One of the things that surprised me about Chris when I first met him was that he was funny, but not snarky. He was smart and witty, but not bitingly so.
Then I met his friends from high school, when they were having a game night. These were some heavy-hitting smartsters, most of whom had advanced degrees and had gotten together since they were teenagers to play brainiac board games together.
Intimidated much? Absolutely!
They were nice. They were patient with me and explained how the games were played. They welcomed me and said they were glad to have me there.
What the hell. Did they think I was so far below them that pity was the only response they could give?
I was not used to this. I was used to constant pecking order, and power struggles between friends and enemies.
The word frenemies hadn’t been invented yet, more’s the pity.
These guys got together and played strategy games that involved devious backstabbing and shifting alliances. They played at it.
On the board.
In real life, they were good friends, and continued to enjoy one another’s company as the years went by.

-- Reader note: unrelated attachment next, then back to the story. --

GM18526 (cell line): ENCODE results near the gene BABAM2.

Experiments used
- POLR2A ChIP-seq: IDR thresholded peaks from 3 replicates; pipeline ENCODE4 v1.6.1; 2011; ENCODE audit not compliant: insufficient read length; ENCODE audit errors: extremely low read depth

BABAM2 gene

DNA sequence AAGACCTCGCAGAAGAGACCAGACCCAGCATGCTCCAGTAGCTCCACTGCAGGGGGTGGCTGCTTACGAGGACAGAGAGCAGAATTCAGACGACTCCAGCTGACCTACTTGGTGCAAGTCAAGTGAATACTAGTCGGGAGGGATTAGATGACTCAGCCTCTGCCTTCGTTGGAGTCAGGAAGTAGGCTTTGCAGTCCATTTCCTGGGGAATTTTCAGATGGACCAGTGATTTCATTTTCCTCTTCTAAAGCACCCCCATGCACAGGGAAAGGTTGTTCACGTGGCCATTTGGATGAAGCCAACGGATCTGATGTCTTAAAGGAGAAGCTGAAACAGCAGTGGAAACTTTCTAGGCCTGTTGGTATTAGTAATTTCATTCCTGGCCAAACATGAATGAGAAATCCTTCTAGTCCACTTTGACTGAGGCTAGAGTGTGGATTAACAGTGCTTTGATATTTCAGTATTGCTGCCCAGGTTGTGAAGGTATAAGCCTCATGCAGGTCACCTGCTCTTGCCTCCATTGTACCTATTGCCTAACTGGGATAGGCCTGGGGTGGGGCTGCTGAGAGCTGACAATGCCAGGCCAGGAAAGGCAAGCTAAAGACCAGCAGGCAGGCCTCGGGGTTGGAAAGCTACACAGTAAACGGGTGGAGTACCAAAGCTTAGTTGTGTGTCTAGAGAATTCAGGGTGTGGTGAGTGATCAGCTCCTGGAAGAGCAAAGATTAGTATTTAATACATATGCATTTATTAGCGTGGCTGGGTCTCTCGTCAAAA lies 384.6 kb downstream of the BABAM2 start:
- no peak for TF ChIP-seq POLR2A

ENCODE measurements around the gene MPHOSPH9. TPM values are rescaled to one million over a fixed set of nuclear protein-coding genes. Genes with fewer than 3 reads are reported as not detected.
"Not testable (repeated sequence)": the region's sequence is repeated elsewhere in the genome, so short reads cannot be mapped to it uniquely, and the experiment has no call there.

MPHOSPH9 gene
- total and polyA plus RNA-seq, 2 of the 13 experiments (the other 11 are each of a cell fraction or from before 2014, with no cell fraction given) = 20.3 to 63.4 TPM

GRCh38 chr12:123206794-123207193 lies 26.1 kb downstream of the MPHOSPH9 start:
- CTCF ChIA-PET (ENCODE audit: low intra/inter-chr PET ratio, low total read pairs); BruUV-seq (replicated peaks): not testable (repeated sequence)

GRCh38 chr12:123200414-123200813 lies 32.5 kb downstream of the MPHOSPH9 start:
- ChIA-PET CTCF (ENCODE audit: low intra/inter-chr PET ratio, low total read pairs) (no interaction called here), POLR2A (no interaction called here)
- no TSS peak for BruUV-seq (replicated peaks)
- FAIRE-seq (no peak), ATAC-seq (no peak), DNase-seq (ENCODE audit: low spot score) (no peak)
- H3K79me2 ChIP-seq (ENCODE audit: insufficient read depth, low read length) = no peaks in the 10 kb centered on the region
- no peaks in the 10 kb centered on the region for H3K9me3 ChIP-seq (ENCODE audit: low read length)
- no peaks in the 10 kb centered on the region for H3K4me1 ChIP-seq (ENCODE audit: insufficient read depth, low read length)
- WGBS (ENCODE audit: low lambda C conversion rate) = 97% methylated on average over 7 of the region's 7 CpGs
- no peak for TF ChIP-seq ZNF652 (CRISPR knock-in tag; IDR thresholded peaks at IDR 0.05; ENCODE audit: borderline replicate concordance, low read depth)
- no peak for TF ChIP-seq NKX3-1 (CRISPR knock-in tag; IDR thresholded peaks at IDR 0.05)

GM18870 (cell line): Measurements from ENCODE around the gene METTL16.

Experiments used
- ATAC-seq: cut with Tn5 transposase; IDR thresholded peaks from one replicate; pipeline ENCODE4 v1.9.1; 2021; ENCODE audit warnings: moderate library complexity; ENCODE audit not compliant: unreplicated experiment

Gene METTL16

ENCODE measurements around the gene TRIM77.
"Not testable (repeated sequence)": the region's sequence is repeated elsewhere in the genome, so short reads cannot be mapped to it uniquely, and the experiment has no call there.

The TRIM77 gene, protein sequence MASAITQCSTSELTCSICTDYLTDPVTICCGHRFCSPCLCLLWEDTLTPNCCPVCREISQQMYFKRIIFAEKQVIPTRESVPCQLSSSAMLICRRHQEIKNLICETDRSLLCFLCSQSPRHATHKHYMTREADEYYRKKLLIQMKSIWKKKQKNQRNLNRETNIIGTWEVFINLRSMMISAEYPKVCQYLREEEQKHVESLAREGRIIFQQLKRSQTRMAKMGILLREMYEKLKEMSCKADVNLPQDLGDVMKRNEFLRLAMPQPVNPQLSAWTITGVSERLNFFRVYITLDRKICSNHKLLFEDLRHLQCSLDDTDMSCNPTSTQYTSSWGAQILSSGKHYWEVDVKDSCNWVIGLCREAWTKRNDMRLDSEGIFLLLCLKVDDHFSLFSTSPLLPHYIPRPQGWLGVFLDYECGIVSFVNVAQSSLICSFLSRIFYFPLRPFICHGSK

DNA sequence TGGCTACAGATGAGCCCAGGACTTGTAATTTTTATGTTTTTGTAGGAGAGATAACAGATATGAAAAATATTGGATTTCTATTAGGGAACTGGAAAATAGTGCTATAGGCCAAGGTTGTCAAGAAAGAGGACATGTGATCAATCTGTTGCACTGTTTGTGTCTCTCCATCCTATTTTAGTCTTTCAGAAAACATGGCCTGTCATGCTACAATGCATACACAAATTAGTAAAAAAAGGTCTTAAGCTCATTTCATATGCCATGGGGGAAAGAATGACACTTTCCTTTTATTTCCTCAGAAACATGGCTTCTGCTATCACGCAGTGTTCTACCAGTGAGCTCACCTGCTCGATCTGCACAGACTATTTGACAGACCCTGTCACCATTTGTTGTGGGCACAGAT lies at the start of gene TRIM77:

I got away from my teenage mean girl cliques. By the time I met Chris I was trying to make it in my corporate career.
I thought I’d left the cliques behind. I did not know. The disenfranchised adolescents gave way to disenfranchised employees. And like the teens, my co-worker comrades dug in and made a lifestyle of mean.
Mean people suck.
Chris’s friends showed me a new way. I could easily extrapolate from the present adult relationships the teenage ones that had been.
People can be nice.
Even my boss.
Just because they hadn’t been doesn’t mean that all people of that type will follow suit.